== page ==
What is a heart attack?
A heart attack, also known as myocardial infarction, is when the blood flow to the heart has stopped for a long enough period of time that part of the heart is either damaged or dead.
What causes a heart attack?
The heart’s arteries are responsible for bringing blood and oxygen into various chambers of the heart. The heart needs a constant supply of both to be healthy. The result of a blockage or a blood clot in one of these arteries is a heart attack. When the heart does not receive enough oxygen or blood it becomes damaged and eventually dies. Blockages to the heart are most commonly caused by a build-up of plaque. This hard substance, made up mostly of cholesterol, calcium and proteins, sticks to the walls of the arteries. This hardening of the arteries via plaque is also known as atherosclerosis.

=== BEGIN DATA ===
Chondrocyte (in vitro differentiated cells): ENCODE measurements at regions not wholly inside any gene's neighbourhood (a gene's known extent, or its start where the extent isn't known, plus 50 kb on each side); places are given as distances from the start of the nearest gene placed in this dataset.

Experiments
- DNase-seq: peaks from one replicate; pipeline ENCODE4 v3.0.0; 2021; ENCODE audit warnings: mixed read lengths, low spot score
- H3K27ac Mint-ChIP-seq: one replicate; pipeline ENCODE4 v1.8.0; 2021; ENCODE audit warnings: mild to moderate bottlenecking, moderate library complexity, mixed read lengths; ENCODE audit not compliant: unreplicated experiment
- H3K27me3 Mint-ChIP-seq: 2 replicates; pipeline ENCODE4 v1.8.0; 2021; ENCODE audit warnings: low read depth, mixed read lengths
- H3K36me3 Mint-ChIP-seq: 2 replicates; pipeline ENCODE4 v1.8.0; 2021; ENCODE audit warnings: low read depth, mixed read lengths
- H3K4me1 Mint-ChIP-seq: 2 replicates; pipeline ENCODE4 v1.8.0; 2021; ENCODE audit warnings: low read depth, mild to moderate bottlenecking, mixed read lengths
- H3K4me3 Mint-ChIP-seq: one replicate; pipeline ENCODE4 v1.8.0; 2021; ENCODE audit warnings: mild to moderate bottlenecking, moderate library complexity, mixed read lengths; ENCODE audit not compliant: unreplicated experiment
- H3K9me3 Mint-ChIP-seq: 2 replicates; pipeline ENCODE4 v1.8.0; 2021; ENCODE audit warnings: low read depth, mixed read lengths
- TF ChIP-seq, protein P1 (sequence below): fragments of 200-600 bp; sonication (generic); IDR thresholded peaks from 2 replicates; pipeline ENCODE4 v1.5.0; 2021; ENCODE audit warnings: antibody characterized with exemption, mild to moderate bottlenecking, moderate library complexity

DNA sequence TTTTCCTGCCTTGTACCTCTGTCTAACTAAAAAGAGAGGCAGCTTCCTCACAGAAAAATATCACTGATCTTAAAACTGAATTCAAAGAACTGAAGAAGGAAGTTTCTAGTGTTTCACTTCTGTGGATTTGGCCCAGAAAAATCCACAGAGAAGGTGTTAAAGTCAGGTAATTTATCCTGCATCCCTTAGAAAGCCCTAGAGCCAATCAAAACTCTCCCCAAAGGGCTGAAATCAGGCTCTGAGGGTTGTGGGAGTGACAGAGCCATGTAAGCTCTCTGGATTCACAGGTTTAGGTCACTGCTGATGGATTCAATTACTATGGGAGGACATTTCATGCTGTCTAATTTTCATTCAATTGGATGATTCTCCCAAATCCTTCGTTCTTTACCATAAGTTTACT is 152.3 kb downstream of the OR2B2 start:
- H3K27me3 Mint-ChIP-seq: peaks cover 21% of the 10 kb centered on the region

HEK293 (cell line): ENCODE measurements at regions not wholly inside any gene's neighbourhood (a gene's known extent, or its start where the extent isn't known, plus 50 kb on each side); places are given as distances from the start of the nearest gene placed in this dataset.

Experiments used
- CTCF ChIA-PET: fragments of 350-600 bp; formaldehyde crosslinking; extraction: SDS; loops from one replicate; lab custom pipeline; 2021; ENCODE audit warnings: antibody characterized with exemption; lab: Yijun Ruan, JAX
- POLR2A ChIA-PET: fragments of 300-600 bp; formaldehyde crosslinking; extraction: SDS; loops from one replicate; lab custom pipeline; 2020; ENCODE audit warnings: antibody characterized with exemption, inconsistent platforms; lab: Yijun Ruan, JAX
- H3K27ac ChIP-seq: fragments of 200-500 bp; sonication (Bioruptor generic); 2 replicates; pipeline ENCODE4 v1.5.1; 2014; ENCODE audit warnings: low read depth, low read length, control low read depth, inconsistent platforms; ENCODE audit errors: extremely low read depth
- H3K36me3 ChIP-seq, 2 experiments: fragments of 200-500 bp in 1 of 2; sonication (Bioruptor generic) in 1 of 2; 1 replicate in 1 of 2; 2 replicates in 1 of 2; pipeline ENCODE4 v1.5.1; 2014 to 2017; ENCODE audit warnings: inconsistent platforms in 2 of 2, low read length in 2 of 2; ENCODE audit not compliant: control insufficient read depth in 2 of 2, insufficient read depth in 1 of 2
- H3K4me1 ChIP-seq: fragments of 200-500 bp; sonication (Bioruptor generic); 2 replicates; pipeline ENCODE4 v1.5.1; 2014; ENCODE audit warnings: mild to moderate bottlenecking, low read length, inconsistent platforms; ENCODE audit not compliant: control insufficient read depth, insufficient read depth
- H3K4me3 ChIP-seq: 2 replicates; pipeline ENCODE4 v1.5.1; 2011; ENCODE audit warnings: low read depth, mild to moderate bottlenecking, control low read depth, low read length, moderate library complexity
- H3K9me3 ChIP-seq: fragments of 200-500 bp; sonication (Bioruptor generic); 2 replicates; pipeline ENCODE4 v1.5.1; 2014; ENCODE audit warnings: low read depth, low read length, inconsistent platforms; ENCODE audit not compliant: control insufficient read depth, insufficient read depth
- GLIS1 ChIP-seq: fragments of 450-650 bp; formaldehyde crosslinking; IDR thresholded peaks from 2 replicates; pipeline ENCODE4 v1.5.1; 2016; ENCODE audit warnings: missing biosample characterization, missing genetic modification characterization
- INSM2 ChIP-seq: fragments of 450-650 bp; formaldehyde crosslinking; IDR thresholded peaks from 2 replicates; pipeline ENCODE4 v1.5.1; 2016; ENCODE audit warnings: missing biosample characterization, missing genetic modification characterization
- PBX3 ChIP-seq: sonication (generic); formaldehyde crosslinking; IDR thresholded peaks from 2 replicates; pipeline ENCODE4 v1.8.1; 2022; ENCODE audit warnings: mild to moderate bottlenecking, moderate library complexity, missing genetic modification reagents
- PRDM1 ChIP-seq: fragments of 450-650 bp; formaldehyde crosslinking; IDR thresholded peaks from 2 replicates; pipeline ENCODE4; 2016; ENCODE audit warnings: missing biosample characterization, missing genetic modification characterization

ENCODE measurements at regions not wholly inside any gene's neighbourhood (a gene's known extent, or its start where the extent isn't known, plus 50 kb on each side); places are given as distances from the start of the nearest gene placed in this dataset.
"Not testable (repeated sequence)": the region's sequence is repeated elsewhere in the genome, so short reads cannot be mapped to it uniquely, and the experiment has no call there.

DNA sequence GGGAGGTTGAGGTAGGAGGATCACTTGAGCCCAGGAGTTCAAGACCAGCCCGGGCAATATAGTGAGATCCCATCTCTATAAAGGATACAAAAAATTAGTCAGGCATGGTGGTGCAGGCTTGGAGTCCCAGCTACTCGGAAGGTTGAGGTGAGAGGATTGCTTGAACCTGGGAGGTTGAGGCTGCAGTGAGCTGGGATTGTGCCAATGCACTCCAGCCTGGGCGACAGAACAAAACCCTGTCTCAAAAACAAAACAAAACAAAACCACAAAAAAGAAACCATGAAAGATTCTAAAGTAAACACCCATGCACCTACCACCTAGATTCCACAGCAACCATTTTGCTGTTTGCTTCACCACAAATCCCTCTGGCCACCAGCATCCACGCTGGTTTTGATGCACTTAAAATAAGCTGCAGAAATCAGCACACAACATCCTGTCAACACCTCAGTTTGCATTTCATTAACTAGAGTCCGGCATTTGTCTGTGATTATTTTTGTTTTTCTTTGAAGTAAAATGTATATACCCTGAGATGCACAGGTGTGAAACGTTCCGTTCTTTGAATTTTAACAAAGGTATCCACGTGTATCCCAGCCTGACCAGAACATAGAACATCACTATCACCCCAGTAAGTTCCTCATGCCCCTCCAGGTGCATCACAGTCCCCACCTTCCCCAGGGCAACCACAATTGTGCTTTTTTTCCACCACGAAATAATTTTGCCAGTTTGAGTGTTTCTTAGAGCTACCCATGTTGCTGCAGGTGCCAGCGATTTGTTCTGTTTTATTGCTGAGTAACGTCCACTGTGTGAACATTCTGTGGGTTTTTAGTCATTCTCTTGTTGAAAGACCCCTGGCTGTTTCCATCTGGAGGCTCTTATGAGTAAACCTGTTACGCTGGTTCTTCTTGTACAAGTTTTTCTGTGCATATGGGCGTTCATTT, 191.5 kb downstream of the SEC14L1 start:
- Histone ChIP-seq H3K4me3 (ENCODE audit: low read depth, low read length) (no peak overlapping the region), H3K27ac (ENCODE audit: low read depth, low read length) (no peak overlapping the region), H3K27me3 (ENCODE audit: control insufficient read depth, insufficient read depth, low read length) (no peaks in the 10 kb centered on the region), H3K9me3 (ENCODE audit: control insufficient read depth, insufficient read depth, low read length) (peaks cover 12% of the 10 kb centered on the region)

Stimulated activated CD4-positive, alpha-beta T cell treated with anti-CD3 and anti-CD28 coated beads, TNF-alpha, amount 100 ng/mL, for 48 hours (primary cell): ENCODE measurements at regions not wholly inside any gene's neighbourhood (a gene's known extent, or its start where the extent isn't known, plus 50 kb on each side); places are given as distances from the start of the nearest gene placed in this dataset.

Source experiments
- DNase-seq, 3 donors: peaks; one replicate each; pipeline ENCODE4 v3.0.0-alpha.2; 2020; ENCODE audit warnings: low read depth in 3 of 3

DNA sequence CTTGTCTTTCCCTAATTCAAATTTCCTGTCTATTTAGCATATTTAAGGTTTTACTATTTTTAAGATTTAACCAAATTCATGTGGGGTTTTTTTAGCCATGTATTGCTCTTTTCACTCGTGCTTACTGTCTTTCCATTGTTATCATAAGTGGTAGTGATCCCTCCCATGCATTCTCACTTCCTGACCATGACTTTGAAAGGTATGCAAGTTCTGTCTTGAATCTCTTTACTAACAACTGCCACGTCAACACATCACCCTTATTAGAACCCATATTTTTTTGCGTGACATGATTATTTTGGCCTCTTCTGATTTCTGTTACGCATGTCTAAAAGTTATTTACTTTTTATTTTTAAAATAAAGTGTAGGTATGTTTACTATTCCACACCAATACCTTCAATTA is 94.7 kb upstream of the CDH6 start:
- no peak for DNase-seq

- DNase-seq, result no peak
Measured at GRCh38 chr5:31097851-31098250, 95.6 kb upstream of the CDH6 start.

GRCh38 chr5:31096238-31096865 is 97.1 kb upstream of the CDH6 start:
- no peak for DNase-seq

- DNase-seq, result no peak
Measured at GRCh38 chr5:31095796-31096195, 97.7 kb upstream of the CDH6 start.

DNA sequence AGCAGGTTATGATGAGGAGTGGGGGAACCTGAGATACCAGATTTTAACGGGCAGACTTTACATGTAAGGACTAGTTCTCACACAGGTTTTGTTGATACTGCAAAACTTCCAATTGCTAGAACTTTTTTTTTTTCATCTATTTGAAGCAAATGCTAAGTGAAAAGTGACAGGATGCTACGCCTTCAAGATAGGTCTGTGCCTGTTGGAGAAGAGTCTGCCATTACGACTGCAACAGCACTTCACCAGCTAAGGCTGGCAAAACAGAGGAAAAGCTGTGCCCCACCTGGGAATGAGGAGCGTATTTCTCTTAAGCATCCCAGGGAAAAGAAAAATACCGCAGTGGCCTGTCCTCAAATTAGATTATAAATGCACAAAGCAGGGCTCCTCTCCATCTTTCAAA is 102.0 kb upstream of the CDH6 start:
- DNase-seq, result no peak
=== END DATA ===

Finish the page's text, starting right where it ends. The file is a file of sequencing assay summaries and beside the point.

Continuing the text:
Heart attacks occur in one of two ways:
- when the atherosclerosis has almost completely blocks the flow of oxygen and blood into the heart ;
- when platelets in the blood surround a lone piece of plaque causing a clot to form in the artery.
The severity of the heart attack depends on which chamber was being supplied by the clogged artery and how much time has passed between the attack and treatment. Unfortunately heart attacks happen to people of all ages at any time of the day or night. You could be in the middle of a workout or sleeping at night. Because heart attacks do not discriminate it is important to be aware of the risk factors that may lead to one. Some factors may be controlled and some cannot be controlled.
Controllable factors include:
- Your diet. The foods you put in your body have a direct impact on your heart. Foods that are high in fiber, low in sugar and salt and lean proteins are best. Foods that are high in fat and sugar lead to coronary artery disease (when plaque build-up causes your heart’s arteries to narrow).
- Maintaining healthy cholesterol and blood pressure levels and a healthy BMI (the ratio of your body’s fat to muscle). All of these may be controlled through exercise, diet and in extreme cases medication.
- Not smoking and limiting the amount of alcohol consumed.
- Doing 30 minutes of exercise each day.